Jake Auchincloss: I’m going to actually put that question back on you. I mean, you’re the one running the American Dynamism portfolio. And I would imagine that “The Specter of China” has galvanized some of the entrepreneurs that you work with to want to work with the United States government, which is not a particularly fun customer to have to deal with.

But they’ve said, “If we’re serious about being in the 21st century what we became in the 20th century, the guarantor of the Pax Americana and the shining light, we have to do housing, we have to do military, we got to do utilities, we got to do energy,” all the stuff that, I think, in the first boom out of Silicon Valley, was really overlooked. So I think that’s inspiring. And I would just encourage everyone here to keep pushing the U.S. government to be a better customer.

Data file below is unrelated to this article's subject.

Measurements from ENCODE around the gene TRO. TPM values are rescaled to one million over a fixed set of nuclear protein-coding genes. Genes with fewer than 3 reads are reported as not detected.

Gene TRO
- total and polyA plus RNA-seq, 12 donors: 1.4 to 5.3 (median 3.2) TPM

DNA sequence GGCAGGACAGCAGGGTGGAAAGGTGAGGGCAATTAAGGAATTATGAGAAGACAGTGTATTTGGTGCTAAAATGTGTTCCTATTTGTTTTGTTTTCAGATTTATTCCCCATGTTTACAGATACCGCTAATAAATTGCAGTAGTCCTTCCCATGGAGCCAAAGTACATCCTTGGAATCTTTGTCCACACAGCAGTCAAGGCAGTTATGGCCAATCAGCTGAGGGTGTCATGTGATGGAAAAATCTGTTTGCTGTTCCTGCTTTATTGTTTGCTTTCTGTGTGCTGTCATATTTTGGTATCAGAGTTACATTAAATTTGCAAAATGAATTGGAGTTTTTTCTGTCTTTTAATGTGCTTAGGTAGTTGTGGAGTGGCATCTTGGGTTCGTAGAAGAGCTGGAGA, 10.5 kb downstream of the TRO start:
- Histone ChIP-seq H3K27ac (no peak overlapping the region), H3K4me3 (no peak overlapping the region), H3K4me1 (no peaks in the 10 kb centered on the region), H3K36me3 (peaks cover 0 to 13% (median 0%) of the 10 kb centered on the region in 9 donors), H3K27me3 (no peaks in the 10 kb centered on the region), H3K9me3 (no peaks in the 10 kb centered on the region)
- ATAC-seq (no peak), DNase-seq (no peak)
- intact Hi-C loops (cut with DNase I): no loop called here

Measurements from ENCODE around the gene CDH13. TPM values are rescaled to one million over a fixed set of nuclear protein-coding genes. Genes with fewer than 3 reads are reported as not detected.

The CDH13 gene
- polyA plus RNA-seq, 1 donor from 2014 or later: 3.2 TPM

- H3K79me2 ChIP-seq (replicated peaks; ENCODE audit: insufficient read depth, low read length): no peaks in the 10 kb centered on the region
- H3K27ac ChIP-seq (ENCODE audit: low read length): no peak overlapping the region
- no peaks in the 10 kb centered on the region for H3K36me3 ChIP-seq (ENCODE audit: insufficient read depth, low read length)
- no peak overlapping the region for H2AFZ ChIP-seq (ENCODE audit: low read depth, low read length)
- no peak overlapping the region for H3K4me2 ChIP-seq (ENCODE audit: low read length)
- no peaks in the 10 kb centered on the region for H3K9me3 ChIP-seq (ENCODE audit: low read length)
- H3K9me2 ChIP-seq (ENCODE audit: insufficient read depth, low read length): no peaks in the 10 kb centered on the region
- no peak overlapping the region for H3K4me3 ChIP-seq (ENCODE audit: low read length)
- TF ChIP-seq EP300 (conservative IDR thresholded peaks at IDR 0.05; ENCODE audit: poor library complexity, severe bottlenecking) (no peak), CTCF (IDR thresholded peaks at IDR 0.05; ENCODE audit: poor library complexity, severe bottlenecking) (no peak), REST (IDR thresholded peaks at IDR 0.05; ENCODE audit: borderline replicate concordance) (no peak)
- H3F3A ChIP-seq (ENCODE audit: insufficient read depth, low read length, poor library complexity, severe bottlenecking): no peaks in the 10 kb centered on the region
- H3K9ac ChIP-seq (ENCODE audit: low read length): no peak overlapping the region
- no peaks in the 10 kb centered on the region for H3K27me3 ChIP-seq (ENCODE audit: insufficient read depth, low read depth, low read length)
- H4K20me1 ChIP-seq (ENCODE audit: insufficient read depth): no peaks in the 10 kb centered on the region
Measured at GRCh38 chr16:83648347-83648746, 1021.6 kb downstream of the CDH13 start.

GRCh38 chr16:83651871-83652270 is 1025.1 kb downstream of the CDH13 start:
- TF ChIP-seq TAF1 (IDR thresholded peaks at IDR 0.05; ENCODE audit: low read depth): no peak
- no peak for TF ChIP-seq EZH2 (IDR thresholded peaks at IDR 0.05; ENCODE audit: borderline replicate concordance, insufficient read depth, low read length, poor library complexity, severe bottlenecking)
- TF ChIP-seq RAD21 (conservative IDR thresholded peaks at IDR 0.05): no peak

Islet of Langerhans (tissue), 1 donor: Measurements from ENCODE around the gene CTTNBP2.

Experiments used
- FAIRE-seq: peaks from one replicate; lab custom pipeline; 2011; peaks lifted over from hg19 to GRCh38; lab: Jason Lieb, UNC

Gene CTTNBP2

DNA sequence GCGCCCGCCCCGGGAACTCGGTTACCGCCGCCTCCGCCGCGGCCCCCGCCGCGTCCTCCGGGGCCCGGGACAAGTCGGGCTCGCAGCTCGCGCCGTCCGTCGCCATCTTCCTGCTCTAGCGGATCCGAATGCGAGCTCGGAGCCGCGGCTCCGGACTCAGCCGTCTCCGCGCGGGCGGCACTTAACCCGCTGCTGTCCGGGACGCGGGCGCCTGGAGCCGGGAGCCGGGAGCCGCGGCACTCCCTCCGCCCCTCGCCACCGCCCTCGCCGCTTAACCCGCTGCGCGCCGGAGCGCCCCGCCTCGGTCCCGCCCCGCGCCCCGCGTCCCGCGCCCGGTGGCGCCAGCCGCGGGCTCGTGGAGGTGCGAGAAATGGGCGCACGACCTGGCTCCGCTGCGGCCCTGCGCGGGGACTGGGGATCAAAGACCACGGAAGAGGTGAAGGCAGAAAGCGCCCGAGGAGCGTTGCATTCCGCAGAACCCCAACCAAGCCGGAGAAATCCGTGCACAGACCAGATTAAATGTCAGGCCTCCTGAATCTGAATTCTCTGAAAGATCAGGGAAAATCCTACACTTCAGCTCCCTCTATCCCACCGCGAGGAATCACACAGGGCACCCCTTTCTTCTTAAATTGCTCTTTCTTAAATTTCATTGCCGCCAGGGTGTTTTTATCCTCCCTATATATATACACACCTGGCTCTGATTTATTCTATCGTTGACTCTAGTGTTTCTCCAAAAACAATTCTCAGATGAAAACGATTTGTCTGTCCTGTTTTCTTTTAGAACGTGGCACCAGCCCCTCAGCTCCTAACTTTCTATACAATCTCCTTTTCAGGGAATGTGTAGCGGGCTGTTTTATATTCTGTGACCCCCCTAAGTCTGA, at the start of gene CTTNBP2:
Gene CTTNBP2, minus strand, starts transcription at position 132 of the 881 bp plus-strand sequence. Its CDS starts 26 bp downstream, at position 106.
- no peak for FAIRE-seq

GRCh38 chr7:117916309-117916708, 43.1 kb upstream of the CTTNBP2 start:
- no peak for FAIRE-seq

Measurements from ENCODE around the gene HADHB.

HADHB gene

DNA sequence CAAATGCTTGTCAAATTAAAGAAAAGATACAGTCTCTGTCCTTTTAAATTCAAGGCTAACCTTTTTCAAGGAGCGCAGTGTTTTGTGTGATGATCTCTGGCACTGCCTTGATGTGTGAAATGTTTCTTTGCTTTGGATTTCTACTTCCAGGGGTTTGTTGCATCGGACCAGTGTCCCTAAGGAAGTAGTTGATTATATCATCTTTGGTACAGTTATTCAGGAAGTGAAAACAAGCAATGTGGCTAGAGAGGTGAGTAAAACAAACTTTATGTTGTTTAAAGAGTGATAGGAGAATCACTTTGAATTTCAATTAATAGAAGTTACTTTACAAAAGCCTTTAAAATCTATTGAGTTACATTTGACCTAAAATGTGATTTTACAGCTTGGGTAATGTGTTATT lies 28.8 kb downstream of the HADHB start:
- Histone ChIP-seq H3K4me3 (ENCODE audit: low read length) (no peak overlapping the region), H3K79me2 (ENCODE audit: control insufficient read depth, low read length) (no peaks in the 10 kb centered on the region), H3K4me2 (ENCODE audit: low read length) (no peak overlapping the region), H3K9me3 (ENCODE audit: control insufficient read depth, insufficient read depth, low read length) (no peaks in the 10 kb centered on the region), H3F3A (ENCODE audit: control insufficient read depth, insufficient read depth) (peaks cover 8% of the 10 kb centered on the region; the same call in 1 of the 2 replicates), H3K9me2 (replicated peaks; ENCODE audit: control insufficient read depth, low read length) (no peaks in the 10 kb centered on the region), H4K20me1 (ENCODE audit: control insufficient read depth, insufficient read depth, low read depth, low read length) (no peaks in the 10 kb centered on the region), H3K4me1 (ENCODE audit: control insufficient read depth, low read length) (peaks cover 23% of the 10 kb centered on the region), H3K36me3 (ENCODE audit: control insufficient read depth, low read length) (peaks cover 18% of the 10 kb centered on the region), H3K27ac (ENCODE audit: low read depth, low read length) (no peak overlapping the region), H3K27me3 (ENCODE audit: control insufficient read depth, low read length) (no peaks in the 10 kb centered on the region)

And I say this all the time to the Department of Defense, “We do not need the Department of Defense to be a venture capitalist. We don’t need it to be an equities investor. We need the Department of Defense to be a good, reliable, expeditious customer.” And until they get that right, I don’t think we’re going to fully realize the possibilities of your portfolio.

Mike Gallagher: I’m actually cautiously optimistic here. And it’s not just because we now have… I’ve always wanted to do, like, a time-lapse photo of the banner of sponsors at the Reagan National Defense Forum. And I actually think it tells a good story about new and interesting companies who want to work with DoD.

Katherine Boyle: Definitely. 

Mike Gallagher: Or at least want to hang out with me for two days at Reagan. We’ve had outspoken voices, obviously, who I think are great, like Dr. Karp at Palantir, like Palmer Luckey. Is he here? Is he wearing shoes?